Once the distinction was made, the therapist and parents began working together to use the clicking sounds as a way to communicate with the child. And eventually, this clicking sound was the action that bridged the gap between non-verbal autism and the child learning to speak short phrases.

Music Therapy and Instruments

Learning an instrument is beneficial during music therapy for so many reasons that it is difficult to list them all. Here are some of the more common ones:

  1.  By holding a simple instrument like the bells next to their face while interacting with an autistic child, the music therapist can help the child become more comfortable with eye contact.
  2. Using sounds like clicking the teeth or clucking with the tongue can lead to humming sounds and, eventually, even speech by singing along with songs played in the music therapy sessions.
  3. Playing a wind instrument not only helps strengthen the muscles of the mouth and tongue for verbal communication, but it also promotes self-esteem and allows creative self-expression.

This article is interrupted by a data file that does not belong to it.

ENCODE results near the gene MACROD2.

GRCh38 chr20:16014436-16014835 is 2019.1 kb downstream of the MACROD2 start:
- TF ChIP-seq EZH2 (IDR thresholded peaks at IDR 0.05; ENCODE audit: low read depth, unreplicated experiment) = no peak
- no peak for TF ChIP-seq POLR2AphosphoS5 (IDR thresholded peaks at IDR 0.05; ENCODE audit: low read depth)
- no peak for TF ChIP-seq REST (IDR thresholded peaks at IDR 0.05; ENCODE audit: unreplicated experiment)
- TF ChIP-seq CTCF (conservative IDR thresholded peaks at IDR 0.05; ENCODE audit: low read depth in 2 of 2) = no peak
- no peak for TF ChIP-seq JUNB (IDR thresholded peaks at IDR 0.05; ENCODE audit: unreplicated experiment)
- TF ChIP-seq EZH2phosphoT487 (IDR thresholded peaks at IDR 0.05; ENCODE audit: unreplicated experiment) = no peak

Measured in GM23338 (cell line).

Each child is different, especially when they are diagnosed with autism. The autism spectrum is so broad that even twins may present completely different autistic traits. One might choose to learn piano while another may be content to listen to Adele on his iPod, for example.

The Importance of Certifications

When introducing autistic children to music therapy, it is important to select a therapist who is certified, preferably with a degree from a reputable college or university. That’s because obtaining a degree in music therapy requires more than 1,000 hours of training.